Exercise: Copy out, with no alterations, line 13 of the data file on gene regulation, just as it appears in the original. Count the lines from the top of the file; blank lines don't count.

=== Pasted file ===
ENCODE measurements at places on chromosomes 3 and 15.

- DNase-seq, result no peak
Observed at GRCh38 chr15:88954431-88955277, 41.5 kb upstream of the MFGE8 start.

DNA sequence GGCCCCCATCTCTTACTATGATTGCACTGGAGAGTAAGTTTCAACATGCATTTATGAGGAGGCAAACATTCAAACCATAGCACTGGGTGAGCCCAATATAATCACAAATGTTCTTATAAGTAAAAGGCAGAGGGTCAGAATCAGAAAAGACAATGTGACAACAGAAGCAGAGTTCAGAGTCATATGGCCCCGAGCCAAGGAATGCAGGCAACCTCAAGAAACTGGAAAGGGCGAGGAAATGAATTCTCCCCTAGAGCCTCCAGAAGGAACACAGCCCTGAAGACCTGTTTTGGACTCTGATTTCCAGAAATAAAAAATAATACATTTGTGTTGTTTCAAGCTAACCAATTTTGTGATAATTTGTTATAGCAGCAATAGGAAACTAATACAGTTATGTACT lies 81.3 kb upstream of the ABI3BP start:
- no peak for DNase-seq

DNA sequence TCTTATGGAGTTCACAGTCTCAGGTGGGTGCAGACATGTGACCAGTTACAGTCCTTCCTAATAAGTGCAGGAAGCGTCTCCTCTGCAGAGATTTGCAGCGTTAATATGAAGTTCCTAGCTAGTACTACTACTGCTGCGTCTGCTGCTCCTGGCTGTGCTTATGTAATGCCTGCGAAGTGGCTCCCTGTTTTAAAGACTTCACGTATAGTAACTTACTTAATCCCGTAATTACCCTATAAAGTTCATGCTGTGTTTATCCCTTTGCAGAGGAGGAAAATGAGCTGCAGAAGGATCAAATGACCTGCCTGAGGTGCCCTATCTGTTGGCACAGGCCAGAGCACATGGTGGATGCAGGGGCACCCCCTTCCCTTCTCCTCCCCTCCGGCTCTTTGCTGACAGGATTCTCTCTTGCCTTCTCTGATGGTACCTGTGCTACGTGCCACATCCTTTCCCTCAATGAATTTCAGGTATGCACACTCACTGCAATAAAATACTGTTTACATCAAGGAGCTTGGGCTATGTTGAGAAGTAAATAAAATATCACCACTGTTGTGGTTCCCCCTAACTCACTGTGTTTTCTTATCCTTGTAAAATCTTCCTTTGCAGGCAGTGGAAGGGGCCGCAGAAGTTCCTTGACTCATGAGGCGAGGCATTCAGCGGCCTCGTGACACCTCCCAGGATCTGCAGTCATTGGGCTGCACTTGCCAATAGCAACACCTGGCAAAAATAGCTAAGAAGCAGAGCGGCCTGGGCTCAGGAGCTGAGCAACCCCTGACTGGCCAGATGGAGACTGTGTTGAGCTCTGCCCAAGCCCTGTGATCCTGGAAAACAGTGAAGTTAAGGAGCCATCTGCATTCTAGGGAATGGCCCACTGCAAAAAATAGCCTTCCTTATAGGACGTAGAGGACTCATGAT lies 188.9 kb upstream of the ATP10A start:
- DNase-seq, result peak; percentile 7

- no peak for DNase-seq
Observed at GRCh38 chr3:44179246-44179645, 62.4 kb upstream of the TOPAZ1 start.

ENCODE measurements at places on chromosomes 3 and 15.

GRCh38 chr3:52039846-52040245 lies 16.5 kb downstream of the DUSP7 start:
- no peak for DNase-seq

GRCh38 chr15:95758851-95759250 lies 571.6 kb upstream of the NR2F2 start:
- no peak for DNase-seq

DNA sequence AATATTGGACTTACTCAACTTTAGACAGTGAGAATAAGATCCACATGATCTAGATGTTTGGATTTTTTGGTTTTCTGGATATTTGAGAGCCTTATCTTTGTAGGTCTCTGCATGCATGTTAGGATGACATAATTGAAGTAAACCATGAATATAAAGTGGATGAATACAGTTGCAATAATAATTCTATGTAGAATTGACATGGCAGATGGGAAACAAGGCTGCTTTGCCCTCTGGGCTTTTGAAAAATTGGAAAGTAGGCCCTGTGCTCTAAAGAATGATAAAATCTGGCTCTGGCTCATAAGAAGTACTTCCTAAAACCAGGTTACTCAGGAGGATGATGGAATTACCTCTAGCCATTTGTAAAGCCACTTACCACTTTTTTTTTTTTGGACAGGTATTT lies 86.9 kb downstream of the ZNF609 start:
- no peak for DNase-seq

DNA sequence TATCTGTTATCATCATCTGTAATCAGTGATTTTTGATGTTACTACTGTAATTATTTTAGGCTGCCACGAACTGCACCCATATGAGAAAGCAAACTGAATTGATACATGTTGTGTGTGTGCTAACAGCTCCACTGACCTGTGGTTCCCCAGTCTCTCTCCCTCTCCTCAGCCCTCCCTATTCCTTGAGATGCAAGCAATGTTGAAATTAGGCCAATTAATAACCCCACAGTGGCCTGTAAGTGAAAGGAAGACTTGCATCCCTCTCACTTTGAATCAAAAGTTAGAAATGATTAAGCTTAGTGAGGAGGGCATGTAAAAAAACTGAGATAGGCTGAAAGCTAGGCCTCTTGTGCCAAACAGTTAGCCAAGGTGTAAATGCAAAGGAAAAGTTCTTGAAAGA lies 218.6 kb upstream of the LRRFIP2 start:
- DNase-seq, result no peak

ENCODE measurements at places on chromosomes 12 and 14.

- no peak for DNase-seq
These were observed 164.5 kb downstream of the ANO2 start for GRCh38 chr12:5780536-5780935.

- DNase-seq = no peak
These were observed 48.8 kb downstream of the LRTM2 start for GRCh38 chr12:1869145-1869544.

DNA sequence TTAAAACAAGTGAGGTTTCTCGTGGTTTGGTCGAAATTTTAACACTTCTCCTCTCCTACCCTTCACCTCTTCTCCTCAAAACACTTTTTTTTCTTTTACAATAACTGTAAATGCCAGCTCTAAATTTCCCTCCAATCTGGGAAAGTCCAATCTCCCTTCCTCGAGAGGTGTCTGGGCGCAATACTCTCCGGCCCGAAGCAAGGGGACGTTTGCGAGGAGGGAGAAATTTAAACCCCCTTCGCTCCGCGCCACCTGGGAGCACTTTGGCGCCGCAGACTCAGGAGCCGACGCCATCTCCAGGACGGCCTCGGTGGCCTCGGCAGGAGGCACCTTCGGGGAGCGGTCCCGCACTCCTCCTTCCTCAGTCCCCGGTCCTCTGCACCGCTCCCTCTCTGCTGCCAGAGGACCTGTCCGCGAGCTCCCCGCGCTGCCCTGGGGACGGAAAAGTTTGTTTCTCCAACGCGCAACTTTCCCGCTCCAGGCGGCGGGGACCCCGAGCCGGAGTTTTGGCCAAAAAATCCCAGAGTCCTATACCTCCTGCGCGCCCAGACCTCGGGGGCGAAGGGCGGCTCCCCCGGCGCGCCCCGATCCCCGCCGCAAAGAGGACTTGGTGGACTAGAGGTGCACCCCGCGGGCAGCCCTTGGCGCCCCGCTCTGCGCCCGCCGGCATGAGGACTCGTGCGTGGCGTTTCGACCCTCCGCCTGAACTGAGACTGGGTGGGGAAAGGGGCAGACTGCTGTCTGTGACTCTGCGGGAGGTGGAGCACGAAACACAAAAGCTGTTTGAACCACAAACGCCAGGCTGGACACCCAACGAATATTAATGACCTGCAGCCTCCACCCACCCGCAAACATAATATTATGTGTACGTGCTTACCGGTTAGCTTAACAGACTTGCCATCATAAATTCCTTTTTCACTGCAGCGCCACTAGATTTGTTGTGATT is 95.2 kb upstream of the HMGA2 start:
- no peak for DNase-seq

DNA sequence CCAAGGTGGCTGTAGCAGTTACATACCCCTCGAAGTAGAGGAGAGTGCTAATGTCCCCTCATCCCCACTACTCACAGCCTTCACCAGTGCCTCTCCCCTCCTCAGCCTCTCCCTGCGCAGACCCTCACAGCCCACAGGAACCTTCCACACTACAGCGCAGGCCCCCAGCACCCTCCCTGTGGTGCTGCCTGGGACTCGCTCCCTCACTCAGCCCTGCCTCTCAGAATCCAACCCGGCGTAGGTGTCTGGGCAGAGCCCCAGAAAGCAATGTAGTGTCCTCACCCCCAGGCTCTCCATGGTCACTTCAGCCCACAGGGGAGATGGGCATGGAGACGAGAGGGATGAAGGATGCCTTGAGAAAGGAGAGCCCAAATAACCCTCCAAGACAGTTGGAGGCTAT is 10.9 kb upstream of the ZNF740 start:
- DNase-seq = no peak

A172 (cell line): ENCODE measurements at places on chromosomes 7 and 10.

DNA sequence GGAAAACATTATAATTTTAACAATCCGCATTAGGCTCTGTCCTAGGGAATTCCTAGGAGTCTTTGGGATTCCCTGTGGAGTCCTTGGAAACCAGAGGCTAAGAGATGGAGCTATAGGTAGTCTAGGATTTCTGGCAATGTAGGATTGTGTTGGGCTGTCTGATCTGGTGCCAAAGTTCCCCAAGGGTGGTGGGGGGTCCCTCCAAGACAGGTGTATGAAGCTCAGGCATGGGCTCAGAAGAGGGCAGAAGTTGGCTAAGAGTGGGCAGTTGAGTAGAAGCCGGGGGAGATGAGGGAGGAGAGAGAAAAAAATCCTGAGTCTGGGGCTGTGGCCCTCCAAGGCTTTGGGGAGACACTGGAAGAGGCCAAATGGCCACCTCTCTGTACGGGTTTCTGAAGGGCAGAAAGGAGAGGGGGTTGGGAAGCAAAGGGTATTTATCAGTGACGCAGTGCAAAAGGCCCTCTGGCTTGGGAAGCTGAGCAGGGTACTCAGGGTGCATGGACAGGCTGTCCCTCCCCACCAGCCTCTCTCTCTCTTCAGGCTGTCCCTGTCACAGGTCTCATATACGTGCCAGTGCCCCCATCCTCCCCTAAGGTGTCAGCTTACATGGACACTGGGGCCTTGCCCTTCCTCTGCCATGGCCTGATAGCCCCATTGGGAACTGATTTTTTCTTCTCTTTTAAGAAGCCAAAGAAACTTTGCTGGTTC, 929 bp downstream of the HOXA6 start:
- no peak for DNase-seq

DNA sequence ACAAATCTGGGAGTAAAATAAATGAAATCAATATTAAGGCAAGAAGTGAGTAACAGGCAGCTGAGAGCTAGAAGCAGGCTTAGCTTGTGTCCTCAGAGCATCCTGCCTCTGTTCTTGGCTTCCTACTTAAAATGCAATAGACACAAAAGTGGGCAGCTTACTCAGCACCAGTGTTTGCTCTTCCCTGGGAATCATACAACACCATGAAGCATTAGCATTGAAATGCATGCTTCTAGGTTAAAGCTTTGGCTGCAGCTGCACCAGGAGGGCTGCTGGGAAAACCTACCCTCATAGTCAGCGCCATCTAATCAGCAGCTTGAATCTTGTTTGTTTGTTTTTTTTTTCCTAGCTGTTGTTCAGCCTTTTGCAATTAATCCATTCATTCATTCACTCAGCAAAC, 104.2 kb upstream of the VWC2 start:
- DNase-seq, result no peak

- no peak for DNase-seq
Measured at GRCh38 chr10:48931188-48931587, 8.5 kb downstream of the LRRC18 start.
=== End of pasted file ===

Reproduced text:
GRCh38 chr15:95758851-95759250 lies 571.6 kb upstream of the NR2F2 start: